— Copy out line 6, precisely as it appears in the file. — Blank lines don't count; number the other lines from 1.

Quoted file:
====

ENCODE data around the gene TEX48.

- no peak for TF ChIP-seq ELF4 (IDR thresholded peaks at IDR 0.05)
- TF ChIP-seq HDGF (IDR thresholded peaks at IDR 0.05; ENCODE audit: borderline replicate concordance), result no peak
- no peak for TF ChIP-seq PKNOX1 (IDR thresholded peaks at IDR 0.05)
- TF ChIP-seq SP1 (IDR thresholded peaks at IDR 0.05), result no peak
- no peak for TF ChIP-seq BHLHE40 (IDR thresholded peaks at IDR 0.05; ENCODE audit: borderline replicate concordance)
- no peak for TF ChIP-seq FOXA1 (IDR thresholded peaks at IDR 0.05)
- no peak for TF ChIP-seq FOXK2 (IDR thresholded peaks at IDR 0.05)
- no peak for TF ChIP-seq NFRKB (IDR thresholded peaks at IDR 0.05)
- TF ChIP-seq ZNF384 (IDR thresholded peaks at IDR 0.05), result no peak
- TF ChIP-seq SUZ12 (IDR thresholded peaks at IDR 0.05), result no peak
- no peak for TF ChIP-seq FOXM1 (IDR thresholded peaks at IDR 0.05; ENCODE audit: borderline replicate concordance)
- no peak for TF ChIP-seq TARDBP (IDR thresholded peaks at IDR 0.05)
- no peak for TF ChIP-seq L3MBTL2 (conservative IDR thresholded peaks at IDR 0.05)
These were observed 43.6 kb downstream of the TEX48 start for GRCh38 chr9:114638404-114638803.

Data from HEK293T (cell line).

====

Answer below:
- no peak for TF ChIP-seq BHLHE40 (IDR thresholded peaks at IDR 0.05; ENCODE audit: borderline replicate concordance)